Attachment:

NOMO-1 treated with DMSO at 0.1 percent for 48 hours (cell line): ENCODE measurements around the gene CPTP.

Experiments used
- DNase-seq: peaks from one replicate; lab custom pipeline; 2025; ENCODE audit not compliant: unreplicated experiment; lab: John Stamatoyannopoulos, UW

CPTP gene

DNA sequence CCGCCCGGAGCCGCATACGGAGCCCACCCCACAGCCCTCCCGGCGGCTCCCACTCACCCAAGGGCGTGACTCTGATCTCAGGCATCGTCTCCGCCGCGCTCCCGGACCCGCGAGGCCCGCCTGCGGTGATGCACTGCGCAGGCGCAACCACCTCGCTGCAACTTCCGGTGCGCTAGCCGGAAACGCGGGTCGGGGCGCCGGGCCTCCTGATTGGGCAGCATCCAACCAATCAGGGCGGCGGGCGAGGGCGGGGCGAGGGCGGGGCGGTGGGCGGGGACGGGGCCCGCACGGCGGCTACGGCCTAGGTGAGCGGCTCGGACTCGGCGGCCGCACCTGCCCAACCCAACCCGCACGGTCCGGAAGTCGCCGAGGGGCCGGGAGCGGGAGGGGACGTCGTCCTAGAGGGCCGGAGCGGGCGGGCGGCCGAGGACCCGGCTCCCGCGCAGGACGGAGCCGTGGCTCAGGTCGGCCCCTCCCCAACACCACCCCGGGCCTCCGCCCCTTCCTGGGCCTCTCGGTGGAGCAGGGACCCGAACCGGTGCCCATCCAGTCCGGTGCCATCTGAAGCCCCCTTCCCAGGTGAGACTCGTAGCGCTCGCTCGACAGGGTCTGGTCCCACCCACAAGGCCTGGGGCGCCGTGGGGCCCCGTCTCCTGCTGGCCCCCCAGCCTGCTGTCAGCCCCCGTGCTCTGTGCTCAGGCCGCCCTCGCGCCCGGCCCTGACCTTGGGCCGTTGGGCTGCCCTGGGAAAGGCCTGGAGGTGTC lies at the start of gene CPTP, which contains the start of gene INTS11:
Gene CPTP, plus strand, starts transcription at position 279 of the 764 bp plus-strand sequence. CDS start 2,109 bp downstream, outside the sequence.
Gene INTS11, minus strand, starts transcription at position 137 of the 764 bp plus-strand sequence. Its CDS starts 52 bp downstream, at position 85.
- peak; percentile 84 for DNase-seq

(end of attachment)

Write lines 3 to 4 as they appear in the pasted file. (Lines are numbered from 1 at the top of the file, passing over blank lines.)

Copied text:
- DNase-seq: peaks from one replicate; lab custom pipeline; 2025; ENCODE audit not compliant: unreplicated experiment; lab: John Stamatoyannopoulos, UW

CPTP gene